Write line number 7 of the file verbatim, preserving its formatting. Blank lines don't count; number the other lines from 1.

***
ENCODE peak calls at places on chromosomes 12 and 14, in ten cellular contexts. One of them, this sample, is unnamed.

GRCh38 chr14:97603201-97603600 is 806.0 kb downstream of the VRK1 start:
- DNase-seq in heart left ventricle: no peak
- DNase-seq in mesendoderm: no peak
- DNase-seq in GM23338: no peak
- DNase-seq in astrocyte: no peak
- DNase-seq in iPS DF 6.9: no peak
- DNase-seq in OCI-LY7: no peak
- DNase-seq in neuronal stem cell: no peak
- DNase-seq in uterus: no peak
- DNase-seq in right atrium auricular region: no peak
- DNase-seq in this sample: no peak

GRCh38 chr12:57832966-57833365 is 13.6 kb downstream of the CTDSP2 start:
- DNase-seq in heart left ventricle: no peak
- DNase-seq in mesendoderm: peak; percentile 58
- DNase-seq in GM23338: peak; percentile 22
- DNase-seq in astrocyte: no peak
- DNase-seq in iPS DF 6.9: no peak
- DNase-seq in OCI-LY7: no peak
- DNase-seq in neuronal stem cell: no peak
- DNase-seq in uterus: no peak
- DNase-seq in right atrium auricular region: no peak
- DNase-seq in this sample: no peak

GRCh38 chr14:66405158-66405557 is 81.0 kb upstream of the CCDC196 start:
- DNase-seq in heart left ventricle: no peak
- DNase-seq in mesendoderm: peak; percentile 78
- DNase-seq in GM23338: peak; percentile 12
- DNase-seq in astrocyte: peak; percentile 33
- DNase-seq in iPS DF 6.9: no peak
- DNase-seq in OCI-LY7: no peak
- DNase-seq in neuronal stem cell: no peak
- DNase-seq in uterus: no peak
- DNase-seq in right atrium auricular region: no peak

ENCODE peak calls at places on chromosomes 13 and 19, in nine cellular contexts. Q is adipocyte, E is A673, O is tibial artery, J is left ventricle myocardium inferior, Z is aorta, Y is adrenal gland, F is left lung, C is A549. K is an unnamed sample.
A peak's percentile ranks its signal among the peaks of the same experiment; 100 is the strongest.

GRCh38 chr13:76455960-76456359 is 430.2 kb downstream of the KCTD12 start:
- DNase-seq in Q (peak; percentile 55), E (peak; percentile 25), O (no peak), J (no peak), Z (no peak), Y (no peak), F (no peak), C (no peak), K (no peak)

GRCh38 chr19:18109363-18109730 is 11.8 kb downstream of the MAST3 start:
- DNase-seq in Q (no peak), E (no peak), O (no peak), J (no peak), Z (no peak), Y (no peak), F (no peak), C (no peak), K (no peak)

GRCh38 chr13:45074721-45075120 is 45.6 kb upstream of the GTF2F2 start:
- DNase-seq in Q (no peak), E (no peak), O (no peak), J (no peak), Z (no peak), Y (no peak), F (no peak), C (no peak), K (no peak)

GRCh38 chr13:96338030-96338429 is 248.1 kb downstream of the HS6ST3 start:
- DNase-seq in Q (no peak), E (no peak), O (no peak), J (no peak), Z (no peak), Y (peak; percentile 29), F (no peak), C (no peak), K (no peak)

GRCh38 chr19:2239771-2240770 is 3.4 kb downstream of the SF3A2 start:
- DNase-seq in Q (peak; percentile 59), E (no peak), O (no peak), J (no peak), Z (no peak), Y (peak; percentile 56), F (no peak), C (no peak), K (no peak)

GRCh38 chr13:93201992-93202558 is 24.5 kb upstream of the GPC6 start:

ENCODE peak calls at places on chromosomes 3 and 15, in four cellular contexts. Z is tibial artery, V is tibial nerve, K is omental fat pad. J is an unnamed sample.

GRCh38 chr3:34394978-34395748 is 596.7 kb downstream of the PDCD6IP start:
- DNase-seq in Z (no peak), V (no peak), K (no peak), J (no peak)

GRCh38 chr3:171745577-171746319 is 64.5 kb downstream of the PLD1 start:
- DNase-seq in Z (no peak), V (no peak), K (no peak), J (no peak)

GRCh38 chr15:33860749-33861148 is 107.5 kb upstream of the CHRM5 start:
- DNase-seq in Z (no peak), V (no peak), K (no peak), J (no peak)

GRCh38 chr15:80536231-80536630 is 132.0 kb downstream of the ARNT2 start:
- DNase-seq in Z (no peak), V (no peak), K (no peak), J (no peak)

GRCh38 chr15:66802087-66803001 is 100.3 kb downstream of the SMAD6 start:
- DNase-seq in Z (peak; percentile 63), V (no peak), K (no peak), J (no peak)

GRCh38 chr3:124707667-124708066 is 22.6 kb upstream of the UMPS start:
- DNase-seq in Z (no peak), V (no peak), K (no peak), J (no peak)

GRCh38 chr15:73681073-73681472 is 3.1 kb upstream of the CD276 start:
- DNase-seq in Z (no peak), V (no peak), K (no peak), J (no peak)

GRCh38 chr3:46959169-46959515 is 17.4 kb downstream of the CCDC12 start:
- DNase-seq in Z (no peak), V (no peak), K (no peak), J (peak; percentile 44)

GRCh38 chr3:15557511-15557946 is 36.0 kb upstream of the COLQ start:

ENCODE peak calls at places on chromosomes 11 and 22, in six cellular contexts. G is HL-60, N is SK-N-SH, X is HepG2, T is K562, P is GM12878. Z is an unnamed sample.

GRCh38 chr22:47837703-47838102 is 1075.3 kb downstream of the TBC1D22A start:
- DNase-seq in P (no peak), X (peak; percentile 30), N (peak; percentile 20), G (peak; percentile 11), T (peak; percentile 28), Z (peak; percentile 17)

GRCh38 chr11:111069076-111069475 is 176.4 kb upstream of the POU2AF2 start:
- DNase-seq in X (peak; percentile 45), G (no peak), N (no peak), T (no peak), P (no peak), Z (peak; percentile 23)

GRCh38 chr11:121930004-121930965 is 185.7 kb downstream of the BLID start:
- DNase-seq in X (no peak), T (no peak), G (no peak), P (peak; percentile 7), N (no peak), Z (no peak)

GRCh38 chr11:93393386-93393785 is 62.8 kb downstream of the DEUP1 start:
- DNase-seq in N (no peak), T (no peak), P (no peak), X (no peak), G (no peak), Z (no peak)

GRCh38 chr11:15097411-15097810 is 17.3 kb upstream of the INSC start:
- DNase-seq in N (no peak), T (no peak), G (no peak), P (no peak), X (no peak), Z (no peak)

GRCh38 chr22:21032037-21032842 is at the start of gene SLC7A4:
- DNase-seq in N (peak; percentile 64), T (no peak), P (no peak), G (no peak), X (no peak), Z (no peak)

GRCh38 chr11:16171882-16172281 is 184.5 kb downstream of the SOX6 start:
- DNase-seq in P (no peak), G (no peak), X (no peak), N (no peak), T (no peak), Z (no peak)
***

- DNase-seq in iPS DF 6.9: no peak